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  • Humor and Humoralism:Representing Bodily Experience in the Prologue of the Siege of Thebes
  • Melissa Raine

John Lydgate's early fifteenth-century Siege of Thebes is best known for its Prologue's continuation of The Canterbury Tales, in which it depicts its author meeting up with the pilgrims in Canterbury. Critics have disagreed, however, as to whether the Prologue represents a cheerful but heavy-handed tribute to Chaucer, or a less-than-amicable attempt to appropriate some of Chaucer's literary reputation by imitating his style. Thus, for John Ganim, Lydgate "has acknowledged his debt by virtually becoming a character of Chaucer," whereas for A. C. Spearing, a more rivalrous Lydgate "kill[s] Chaucer," "in order to live as a poet."1 This discussion has subsequently taken on ethical as well as aesthetic dimensions, with Scott-Morgan Straker's claim that "Lydgate establishes his authority as much by distancing himself from Chaucer's dubious morality as by associating himself with Chaucer's vernacular poetic."2 However, amid these varied positions on the relationship of the Prologue to The Canterbury Tales, there has been little appreciation of the significance of Lydgate's body humor. Straker touches upon "the moral authority that Lydgate represents physically in the prologue" without further elaboration, and Lee Patterson comments that "in the Prologue Lydgate corrects what he would have seen as the Chaucerian misrepresentation of monasticism in The Canterbury Tales," without fleshing out, as it were, the details of Lydgate's act of "correction."3 Although John Bowers acknowledges more [End Page 458] directly the Prologue's jokes about bodily functions and gratifications, his conclusion—that the Prologue justifies, among other deviations from monastic tenets, the "personal comfort" of the author—does not take into account the critical agenda embedded in the Prologue's vulgar body humor.4 Both Bowers and Patterson have argued that the Prologue responds to an attempt by Henry V to reform the Benedictine Order. Whether or not the Prologue relates specifically to the process initiated by Henry, the critique implicit in the Prologue's body humor or, more specifically, its preoccupation with eating and digestion is most coherent when the Prologue is understood as a rebuttal of contemporary secular criticism of the Benedictines, articulated through a dialogue with Chaucer's Canterbury Tales. Neither Bowers nor Patterson addresses how the sheer crassness of the Prologue's humor is integral to this project, and Straker's alternative interpretation of Lydgate's critical agenda makes no reference to the comedy associated with Lydgate the Pilgrim's physicality.5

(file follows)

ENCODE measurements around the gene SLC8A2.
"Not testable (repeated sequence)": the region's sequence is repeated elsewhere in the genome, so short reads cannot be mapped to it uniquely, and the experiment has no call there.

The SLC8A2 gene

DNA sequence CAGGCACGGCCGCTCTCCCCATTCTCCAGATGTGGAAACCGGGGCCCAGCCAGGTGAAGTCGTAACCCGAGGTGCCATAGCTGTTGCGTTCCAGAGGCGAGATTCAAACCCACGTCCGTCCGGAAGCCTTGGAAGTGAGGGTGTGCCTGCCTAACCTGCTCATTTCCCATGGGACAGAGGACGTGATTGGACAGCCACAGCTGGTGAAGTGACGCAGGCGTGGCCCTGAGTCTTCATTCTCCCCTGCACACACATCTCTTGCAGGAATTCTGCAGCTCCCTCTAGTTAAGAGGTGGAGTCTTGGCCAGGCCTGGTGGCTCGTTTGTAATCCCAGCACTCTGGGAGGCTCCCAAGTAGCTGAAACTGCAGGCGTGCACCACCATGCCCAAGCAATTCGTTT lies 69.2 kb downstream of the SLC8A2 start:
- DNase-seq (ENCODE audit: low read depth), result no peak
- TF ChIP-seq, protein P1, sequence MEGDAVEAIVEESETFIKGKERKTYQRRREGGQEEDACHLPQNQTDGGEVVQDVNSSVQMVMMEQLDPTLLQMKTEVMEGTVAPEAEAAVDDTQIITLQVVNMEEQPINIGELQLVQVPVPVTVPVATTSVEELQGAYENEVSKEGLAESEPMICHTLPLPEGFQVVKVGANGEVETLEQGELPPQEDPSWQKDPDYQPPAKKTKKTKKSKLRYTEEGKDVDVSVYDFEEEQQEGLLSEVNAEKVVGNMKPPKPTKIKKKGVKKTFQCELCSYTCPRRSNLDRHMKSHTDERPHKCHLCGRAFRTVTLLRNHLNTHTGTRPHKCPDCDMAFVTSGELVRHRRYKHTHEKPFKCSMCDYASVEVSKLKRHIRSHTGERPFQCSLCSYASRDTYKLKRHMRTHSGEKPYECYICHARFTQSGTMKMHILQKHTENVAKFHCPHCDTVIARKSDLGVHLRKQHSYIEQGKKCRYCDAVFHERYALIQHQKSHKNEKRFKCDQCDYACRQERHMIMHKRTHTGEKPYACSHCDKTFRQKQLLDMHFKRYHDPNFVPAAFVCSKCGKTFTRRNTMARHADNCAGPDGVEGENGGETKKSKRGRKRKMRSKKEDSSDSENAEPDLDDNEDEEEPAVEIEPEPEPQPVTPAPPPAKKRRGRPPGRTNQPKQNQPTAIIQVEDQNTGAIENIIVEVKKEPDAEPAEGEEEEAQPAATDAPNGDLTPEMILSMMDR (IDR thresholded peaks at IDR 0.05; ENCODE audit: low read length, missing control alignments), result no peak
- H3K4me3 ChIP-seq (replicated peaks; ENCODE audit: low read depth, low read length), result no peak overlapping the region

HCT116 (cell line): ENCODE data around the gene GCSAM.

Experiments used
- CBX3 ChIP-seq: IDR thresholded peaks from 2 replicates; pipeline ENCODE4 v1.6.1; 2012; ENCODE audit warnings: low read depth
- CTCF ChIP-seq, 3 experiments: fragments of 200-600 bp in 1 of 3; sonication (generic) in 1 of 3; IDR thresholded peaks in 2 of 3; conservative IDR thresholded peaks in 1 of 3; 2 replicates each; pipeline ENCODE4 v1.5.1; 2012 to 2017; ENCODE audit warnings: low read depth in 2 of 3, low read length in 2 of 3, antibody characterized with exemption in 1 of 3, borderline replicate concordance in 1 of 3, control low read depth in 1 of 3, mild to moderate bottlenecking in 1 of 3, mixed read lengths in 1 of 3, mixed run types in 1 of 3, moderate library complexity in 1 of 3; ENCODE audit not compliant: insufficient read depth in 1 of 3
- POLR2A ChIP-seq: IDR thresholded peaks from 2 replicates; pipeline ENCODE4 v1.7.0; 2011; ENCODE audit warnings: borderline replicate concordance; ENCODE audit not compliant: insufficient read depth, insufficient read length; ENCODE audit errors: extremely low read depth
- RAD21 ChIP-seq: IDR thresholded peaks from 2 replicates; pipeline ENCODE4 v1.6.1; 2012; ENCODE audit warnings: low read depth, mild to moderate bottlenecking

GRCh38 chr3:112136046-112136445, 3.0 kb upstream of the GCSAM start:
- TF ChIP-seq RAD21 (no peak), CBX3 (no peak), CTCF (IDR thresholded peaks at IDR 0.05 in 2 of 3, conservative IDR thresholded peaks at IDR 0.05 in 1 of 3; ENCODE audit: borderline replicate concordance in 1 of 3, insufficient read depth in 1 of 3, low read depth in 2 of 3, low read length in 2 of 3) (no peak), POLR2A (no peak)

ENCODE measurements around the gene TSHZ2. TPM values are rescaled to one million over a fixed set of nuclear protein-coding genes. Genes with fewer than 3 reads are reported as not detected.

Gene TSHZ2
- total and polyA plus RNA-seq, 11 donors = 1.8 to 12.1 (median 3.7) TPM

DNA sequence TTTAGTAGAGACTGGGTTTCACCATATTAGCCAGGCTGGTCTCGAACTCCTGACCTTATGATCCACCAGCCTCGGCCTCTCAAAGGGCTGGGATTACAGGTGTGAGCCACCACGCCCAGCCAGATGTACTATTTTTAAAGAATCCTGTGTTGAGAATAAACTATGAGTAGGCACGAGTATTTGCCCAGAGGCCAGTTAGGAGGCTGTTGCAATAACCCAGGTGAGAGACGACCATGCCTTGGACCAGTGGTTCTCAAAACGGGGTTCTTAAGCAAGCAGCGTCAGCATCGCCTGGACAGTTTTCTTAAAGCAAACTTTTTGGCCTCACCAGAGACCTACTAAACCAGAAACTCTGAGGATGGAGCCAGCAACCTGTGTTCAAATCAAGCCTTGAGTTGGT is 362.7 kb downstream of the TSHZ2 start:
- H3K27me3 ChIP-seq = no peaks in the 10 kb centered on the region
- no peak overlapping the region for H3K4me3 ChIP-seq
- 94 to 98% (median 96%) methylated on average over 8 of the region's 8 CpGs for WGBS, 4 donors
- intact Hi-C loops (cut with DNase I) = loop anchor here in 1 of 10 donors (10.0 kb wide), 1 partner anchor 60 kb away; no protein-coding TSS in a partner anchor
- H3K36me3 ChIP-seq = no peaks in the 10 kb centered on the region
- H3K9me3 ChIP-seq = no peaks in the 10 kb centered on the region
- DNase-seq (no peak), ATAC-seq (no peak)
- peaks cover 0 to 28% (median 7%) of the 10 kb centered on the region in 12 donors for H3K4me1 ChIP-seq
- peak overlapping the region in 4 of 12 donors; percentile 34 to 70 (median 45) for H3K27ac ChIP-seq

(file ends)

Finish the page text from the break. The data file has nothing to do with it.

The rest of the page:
This absence has little to do with Lydgate, Chaucer, or the historical circumstances of composition, but much to do with the significance attributed to bodies in literary texts. There is widespread interest in bodies in Middle English literary criticism, but despite recent insightful scholarship into bodily matters—most notably for this discussion, in the form of reappraisals of scatological references—the subject of the consuming body remains relatively underexplored, pun intended.6 Susan Signe Morrison, [End Page 459] referring to Bryan Turner, points out a tendency, not limited to literary studies, for "recent attention to the body [to be] impatient with the material body, rendering it 'dematerialized by feminist, linguistic, and psychoanalytic theory.'"7 This insight can be usefully extended to include a consideration of the concept of self that informs the body and its symbolic associations in each of these discourses. Ian Burkitt argues that the modern experience of the self is split, along Cartesian lines, between the body and a sense of mind, rationality, or identity that is experienced as separate or "disembodied."8 This opposition reduces the body to the status of an unknowing machine, effectively depriving it of any capacity for agency. As a result, according to Burkitt, we do not habitually, or easily, attribute profound or higher meaning to the physical body itself, an argument that is also applicable to literary constructions of bodies, especially those exhibiting supposedly "base" desires and functions. This is relevant to the bodies represented in Middle English narratives because the split articulated by Burkitt shapes critical appraisals of body symbolism produced in this earlier historical moment. The critical debate around Lydgate's Prologue exemplifies how the...


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